I think ideas arrive; I’m not sure I look for them. In my collaborative work with Rob, ideas surface in our conversations. When I’m walking, ideas seem to settle in my mind as if they come from the ground or the air. Almost exclusively I write from present experience, so the ideas are born from what’s going on around me. While my collaborative practice with Rob takes the natural world as its focus, in my wider poetry practice I may respond to what’s happening in the news or a current topical issue. Right now, COVID-19 is creeping into my thoughts all the time, the way we individually and collectively are affected by and respond to this crisis. Before COVID-19 the crisis of climate change and declining biodiversity felt like a constant backdrop always nudging at my thoughts and my writing; this continues.

I can’t separate my creative practice from the local—what I’m dwelling in and frequently write about—and the global, which is always connected to what I experience either directly or indirectly. One of the main projects that Rob and I are currently working on, Sense of Here, emphasizes the overlap between, and the entwining of, local and global. My writing for this project over the past year weaves in multiple perspectives.

Research is key. I suppose you could say it happens on three levels. The first is ‘active research’ which is my own act of being outside or immersing myself in particular situations, in order to write about and from these places. The second is research through conversation—meeting people who know a place well, and conducting formal interviews with people whose views on specific places or landscape knowledge and practice deepen my understanding. In the last seven years I’ve probably carried out more than 200 interviews. It’s hugely important to continue learning from other people. Thirdly, I read as widely as I can to learn from others through articles and books: it is crucial to have this wider context. The three methods are complementary.

Rob and I are members of cultural networks, and environmental-art related groups. We tap into meetings, listen to others’ presentations or read their articles, and contribute our own. I am a member of a couple of poetry groups where we offer constructive criticism to one another. It’s extremely useful. When it comes to poetry, reading out loud is essential. Any poem finds a life when it’s spoken, and you can tell quickly what’s not working. Then it’s back to writing and rewriting. On the page, I use a pen and I do a lot of scrawling and arrows and asterisks as I move things around. On the computer, I often do several drafts. There are different stages for different poems. Sometimes I cut the whole thing up and scatter it on the floor; putting it back together can be the process that allows something quite beautiful to emerge. Open mic nights are good as well—in terms of being part of a community and also hearing other people’s work.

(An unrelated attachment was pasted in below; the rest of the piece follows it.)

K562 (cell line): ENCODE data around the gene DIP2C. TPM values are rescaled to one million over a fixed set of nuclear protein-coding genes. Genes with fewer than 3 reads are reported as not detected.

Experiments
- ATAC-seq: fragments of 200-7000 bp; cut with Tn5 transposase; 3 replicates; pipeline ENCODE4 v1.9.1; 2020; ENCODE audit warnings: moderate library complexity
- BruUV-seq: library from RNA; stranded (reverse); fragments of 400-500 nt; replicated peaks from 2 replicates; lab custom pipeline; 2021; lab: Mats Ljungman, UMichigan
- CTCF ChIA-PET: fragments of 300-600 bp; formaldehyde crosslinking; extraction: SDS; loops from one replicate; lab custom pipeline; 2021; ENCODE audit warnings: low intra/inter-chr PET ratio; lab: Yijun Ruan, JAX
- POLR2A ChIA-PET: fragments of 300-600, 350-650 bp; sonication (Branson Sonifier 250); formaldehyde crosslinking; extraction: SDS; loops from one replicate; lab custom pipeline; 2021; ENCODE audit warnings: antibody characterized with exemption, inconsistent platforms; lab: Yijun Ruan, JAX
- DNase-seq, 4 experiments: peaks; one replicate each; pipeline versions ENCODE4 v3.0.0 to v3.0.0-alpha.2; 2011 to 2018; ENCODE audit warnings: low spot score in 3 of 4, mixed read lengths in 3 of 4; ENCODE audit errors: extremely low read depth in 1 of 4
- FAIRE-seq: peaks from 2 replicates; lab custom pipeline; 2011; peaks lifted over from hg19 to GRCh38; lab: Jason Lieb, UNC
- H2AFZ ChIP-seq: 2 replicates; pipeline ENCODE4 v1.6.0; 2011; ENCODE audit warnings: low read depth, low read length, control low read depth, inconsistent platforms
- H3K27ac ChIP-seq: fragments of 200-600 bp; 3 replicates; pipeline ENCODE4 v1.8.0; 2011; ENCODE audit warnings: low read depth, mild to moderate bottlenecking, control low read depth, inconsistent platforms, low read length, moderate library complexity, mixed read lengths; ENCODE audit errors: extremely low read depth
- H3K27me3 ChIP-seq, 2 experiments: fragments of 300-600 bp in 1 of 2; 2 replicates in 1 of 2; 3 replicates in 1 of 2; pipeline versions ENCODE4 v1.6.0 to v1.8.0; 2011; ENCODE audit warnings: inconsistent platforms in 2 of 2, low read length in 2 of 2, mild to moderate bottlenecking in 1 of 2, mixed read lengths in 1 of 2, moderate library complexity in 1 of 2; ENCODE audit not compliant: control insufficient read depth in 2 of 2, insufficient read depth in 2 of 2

There are stages to every project: catching hold of ideas; refining ideas; mapping ideas; finding the main strands. This is followed by doing the work: the research and continuing to refine ideas and ask questions; getting logistics in place (funding, marketing, exhibition venues, etc.); and, finally, editing and polishing the work for final sharing. Working on Land Keepers with Rob was the first significant joint project we did together and sharing the poem “Michael” in public was a key point for me. The feedback, which included a request to publish it, was what I needed to know that it was worth carrying on with poetry. In 2016, as part of my MPhil, I experimented with roaming poetry (stitching poems to the backs of sheep, adding poems to rosettes at a show, and creating poem-cakes that were eaten by farmers). This was the jumping-off point for a massive shift in the work Rob and I do, placing poetry outdoors and allowing the elements, and other people, to take part in its expression. Back in 2017, our creation of three permanent sculptures (link here: http://www.somewhere-nowhere.com/projects/treefolds) which carry a poem through the land, and also encircle new trees, marked a further evolution of our practice, and we’d love to do more permanent sculptures. Last year, in 2019, being listed as a runner up in a major landscape art prize felt pretty good: Rob and I had created a wooden piece, inscribed with a short verse and a GPS-tracked route of a seven-day walk between seven trees, represented by seven wood types. We were very proud of it.